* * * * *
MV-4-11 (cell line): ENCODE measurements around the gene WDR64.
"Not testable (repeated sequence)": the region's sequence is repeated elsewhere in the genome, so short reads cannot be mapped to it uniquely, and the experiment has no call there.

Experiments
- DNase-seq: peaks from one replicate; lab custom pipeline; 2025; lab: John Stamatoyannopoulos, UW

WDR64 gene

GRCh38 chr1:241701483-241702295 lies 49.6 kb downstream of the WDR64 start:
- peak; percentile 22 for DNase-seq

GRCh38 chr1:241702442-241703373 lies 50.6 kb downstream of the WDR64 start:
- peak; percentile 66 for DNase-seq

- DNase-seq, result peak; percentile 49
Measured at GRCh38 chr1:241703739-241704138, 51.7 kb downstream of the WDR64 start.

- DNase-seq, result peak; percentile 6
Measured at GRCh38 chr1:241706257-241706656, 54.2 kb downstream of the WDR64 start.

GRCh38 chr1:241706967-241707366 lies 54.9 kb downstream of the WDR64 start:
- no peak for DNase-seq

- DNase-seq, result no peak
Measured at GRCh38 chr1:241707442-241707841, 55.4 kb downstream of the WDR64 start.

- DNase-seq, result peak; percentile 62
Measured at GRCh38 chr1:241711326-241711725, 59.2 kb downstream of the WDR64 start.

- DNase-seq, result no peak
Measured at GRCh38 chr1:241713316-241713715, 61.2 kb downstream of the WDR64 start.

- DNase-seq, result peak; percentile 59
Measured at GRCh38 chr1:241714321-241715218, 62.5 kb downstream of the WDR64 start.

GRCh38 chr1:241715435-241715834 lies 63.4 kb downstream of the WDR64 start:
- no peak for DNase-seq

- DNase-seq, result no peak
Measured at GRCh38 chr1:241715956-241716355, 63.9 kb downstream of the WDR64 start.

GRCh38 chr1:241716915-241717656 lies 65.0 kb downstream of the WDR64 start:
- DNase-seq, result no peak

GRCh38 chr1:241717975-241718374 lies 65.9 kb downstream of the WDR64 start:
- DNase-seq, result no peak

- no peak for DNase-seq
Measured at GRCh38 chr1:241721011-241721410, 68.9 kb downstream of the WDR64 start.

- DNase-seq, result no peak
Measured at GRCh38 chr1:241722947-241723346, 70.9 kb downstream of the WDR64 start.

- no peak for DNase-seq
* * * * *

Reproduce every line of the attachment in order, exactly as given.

MV-4-11 (cell line): ENCODE measurements around the gene WDR64.
"Not testable (repeated sequence)": the region's sequence is repeated elsewhere in the genome, so short reads cannot be mapped to it uniquely, and the experiment has no call there.

Experiments
- DNase-seq: peaks from one replicate; lab custom pipeline; 2025; lab: John Stamatoyannopoulos, UW

WDR64 gene

GRCh38 chr1:241701483-241702295 lies 49.6 kb downstream of the WDR64 start:
- peak; percentile 22 for DNase-seq

GRCh38 chr1:241702442-241703373 lies 50.6 kb downstream of the WDR64 start:
- peak; percentile 66 for DNase-seq

- DNase-seq, result peak; percentile 49
Measured at GRCh38 chr1:241703739-241704138, 51.7 kb downstream of the WDR64 start.

- DNase-seq, result peak; percentile 6
Measured at GRCh38 chr1:241706257-241706656, 54.2 kb downstream of the WDR64 start.

GRCh38 chr1:241706967-241707366 lies 54.9 kb downstream of the WDR64 start:
- no peak for DNase-seq

- DNase-seq, result no peak
Measured at GRCh38 chr1:241707442-241707841, 55.4 kb downstream of the WDR64 start.

- DNase-seq, result peak; percentile 62
Measured at GRCh38 chr1:241711326-241711725, 59.2 kb downstream of the WDR64 start.

- DNase-seq, result no peak
Measured at GRCh38 chr1:241713316-241713715, 61.2 kb downstream of the WDR64 start.

- DNase-seq, result peak; percentile 59
Measured at GRCh38 chr1:241714321-241715218, 62.5 kb downstream of the WDR64 start.

GRCh38 chr1:241715435-241715834 lies 63.4 kb downstream of the WDR64 start:
- no peak for DNase-seq

- DNase-seq, result no peak
Measured at GRCh38 chr1:241715956-241716355, 63.9 kb downstream of the WDR64 start.

GRCh38 chr1:241716915-241717656 lies 65.0 kb downstream of the WDR64 start:
- DNase-seq, result no peak

GRCh38 chr1:241717975-241718374 lies 65.9 kb downstream of the WDR64 start:
- DNase-seq, result no peak

- no peak for DNase-seq
Measured at GRCh38 chr1:241721011-241721410, 68.9 kb downstream of the WDR64 start.

- DNase-seq, result no peak
Measured at GRCh38 chr1:241722947-241723346, 70.9 kb downstream of the WDR64 start.

- no peak for DNase-seq